Here are just two of the many reasons why it would be quite an accomplishment for the Bears to pull off an upset of the Vikings on Sunday: quarterback Brett Favre and running back Adrian Peterson.
There is no logical reason to think that this 4-6 Bears team, which has lost five of its last six, is going to run the table and get into the playoffs.
But a victory over the 9-1, defending NFC North champion Vikings - in Minnesota, no less - would right a lot of wrongs for one of the NFL's most disappointing teams.
"We need a win," Bears coach Lovie Smith said. "So I know what a win like that would do for our program right now. They're the defending (NFC North) champs, and they're having an outstanding year."
Smith still believes the Bears are a good team, but he's having trouble convincing outsiders. A victory over the Vikings would convert some of the skeptics.
The Vikings are averaging more than 30 points a game, they have the consensus best running back in the league, and future Hall of Fame quarterback Brett Favre is playing better at 40 than he ever has.
Defensively they're No. 3 against the run, allowing just 85.5 yards per game, and defensive end Jared Allen is second in the NFL with 101/2 sacks.
"You could go across the board and talk about all of the good things they've done," Smith said. "So, for us to be able to get a win against them - I feel like we're a good football team.
"Our record does not show that right now, but we're a good football team. Eventually we're going to do some of those things that have prevented us from winning games, so why not this week?"
Two words: Brett Favre.
The venerable one has an incredible 112.1 passer rating, best in the NFL by a good margin and 12.6 points higher than his previous best season. He has thrown 21 TD passes and just 3 interceptions.
The Bears' performance over the past five weeks against standout, veteran quarterbacks does not inspire confidence.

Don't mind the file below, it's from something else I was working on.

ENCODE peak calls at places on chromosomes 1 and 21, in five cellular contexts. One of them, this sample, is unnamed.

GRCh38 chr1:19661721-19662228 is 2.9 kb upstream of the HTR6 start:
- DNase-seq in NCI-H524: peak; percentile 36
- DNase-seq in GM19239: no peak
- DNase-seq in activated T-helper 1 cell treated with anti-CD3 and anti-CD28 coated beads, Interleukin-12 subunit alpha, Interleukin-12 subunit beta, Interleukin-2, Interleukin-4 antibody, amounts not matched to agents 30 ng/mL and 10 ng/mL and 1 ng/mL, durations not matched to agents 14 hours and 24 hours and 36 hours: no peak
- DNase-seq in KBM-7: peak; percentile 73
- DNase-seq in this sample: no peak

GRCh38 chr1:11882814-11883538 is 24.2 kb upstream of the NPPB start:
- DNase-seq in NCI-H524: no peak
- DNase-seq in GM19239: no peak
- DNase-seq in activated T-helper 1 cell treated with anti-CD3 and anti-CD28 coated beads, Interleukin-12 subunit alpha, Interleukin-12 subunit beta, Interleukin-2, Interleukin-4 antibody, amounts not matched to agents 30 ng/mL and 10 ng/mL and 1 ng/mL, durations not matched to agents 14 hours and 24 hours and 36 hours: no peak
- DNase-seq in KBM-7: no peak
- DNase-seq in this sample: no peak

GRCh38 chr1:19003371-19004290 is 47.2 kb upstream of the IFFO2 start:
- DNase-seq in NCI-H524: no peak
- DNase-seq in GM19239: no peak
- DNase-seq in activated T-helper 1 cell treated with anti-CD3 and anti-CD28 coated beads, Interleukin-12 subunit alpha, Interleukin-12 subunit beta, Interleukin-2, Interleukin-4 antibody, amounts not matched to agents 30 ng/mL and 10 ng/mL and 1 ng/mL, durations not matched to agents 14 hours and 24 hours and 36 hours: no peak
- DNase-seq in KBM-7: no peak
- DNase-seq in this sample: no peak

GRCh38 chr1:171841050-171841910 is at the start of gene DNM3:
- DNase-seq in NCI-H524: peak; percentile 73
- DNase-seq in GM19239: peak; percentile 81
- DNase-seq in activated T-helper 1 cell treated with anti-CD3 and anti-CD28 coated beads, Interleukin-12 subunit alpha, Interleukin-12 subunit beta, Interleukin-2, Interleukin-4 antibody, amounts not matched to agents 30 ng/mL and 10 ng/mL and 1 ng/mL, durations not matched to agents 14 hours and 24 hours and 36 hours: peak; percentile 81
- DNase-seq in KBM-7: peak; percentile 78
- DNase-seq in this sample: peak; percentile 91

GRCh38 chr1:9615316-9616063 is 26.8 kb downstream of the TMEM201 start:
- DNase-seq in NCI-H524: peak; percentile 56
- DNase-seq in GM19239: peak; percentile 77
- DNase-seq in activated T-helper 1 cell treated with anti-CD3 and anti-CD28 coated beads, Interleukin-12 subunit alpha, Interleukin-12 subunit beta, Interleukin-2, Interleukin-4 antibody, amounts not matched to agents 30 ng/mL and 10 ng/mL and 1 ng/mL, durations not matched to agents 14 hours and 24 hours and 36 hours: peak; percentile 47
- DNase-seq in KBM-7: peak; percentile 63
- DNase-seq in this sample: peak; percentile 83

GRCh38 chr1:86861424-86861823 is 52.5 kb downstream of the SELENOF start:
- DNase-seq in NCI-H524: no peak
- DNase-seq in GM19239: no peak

In the past 30 days, the Bears have been lit up by the Bengals' Carson Palmer, the Cardinals' Kurt Warner and the Eagles' Donovan McNabb.
Those three have combined to complete 79.3 percent of their passes against the Bears for 738 yards, 12 touchdowns and 1 interception.
McNabb's 101.6 passer rating was the lowest of the three. Palmer had a near-perfect 146.7, and Warner's was at 132.9. The Bears had a total of 4 sacks in those games.
Favre might have more trouble sleeping Saturday night than a child on Christmas Eve.
On the other hand, the Bears have shown the ability to contain talented quarterbacks.
They held the Packers' Aaron Rodgers to his lowest yardage total of the season (184), and the Steelers' Ben Roethlisberger to his second-lowest passer rating (80.8) of the season. The Bears also had 6 sacks in those two games.
They also held the Falcons' Matt Ryan to his second-lowest yardage total (185) of the season and a mediocre 68.4 passer rating.
So, what if the Bears pull off the major upset?
"It would lift us up a lot," safety Danieal Manning said. "It definitely would prove what we're talking about, how capable this team is and how good this team is. A win over Minnesota would be great."
Especially considering that the Vikings have beaten the Bears in six of the last seven meetings at the Metrodome.
"It would be huge," tight end Greg Olsen said. "They're arguably one of the top teams in the league."
Sunday at 3:15 p.m. is the first game of what the Bears are looking at as a mini-season.
"We still have a six-game season left, a six-game schedule," cornerback Charles Tillman said. "And my advice is to watch us these last six games before you formulate an opinion."